Sonochemically induced radicals generated by pulsed high-energy ultrasound in vitro and in vivo

Ultrasound Med Biol. 1999 Feb;25(2):301-6. doi: 10.1016/s0301-5629(98)00143-4.


The aim of this study was to evaluate the role of radicals as a mechanism of tissue damage induced by pulsed high-energy ultrasound. Transient cavitation has proved to be an important mechanism for the generation of reactive radical species during pulsed high-energy ultrasound applications. The amount of radicals studied in in vitro experiments using a chemical dosimeter based on iodine release is proportional to the number of pulses. Sonications of the R3327-AT1 subline of the Dunning prostate rat tumor transplanted in the thigh of Copenhagen rats were performed applying 500 and 2000 pulses at a pulse repetition frequency of 1 Hz. Tumor growth after treatment was compared with sham-treated controls. We were able to assess a significant growth delay, but could not find a significant difference between the two groups treated. In conclusion, radical formation does not seem to be the major mechanism for tissue necrosis induced by pulsed high-energy ultrasound.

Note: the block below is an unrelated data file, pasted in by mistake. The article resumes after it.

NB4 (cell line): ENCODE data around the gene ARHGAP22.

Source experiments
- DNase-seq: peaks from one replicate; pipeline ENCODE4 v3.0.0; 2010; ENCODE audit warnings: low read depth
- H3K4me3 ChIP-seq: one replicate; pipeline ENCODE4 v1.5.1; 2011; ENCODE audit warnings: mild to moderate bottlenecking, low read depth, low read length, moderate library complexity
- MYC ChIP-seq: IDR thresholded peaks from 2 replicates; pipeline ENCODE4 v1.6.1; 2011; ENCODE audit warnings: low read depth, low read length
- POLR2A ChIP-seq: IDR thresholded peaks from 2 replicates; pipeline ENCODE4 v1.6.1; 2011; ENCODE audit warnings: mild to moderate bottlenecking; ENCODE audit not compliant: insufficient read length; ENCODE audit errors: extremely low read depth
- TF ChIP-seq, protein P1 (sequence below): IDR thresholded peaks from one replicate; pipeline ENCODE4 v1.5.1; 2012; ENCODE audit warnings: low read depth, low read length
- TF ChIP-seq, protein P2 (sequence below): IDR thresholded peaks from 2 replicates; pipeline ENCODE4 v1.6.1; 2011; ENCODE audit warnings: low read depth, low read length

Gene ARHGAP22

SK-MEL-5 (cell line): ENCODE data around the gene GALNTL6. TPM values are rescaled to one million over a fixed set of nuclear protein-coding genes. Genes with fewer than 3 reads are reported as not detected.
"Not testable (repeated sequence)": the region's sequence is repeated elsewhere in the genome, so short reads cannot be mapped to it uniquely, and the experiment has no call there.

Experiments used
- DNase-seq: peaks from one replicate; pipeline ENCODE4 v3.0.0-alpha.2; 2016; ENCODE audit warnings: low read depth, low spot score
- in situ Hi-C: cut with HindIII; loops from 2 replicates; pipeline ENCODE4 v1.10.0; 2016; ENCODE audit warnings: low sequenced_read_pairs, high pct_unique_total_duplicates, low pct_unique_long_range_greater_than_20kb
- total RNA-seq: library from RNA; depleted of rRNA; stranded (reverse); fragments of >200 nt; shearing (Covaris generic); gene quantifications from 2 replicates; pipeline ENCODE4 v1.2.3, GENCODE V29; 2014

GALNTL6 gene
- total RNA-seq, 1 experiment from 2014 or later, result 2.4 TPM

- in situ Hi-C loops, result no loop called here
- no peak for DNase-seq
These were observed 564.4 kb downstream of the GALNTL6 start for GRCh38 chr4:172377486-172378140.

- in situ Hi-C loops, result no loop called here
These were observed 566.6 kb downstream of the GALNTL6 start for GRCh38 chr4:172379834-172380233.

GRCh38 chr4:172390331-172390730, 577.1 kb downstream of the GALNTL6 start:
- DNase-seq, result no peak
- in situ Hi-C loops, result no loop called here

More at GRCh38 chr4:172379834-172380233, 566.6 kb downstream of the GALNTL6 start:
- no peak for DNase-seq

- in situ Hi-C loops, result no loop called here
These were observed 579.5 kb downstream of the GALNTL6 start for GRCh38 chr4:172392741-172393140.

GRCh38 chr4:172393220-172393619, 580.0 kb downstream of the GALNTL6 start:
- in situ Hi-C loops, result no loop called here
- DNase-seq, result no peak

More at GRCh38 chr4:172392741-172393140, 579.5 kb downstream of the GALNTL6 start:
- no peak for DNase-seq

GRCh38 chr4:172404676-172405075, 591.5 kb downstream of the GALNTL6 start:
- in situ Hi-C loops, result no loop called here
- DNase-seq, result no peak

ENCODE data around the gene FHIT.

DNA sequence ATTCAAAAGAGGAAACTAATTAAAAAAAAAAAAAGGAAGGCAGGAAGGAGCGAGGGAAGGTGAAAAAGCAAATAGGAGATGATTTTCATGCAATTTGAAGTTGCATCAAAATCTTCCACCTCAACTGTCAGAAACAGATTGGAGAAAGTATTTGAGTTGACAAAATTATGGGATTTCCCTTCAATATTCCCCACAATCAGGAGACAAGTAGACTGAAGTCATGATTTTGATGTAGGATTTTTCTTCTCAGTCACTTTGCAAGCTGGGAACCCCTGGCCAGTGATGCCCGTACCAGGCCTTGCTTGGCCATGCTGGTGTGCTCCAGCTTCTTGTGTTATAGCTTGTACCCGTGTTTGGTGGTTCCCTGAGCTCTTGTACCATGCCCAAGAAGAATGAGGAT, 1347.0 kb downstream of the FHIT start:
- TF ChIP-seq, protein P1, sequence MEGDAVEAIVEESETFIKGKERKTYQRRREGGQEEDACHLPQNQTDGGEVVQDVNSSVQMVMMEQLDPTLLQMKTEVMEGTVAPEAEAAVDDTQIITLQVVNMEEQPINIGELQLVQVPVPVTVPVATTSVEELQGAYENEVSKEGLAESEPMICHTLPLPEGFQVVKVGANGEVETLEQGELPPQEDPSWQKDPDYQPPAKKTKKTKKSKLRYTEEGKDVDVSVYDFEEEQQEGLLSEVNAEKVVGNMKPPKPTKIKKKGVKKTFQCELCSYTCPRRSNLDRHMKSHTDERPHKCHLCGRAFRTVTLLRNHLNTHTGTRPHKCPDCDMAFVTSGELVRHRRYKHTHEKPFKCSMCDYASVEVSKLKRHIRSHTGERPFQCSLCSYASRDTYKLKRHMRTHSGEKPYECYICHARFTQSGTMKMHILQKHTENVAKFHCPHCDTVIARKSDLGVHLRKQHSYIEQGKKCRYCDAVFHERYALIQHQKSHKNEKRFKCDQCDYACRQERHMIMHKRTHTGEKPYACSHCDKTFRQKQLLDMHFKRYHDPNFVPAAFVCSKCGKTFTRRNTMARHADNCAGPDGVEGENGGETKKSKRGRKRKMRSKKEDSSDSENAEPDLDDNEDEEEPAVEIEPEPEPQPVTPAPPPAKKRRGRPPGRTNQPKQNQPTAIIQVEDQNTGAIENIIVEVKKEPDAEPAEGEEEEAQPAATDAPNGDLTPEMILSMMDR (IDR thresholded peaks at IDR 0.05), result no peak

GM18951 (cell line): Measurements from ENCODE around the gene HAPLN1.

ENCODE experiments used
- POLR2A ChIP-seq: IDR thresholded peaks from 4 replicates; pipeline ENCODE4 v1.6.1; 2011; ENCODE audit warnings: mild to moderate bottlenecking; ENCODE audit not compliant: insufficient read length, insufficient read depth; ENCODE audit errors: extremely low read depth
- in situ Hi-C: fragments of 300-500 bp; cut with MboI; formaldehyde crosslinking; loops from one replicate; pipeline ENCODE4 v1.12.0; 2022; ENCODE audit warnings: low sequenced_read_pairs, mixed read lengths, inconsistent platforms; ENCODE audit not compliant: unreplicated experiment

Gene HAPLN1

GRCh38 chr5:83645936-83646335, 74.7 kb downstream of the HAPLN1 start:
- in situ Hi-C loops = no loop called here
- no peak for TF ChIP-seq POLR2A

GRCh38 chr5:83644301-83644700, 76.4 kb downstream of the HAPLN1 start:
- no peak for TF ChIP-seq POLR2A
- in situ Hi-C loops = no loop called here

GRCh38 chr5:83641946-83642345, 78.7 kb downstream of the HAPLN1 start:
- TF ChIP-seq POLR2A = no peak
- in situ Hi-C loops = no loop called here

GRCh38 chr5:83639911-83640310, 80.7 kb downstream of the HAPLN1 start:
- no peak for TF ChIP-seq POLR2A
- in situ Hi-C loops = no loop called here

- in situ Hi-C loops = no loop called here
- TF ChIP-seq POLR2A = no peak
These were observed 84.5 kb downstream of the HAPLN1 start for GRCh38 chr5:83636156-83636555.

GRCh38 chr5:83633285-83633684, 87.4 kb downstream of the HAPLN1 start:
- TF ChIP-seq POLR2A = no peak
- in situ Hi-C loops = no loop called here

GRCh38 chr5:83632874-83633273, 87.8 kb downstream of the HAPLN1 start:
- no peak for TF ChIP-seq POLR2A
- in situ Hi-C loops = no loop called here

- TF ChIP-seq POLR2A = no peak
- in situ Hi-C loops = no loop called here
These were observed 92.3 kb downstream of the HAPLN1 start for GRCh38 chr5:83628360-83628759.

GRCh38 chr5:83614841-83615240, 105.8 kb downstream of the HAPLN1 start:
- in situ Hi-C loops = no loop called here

MeSH terms

  • Adenocarcinoma / metabolism
  • Adenocarcinoma / therapy*
  • Animals
  • Free Radicals
  • Lithotripsy
  • Male
  • Neoplasm Transplantation
  • Prostatic Neoplasms / metabolism
  • Prostatic Neoplasms / therapy*
  • Rats
  • Ultrasonic Therapy*


  • Free Radicals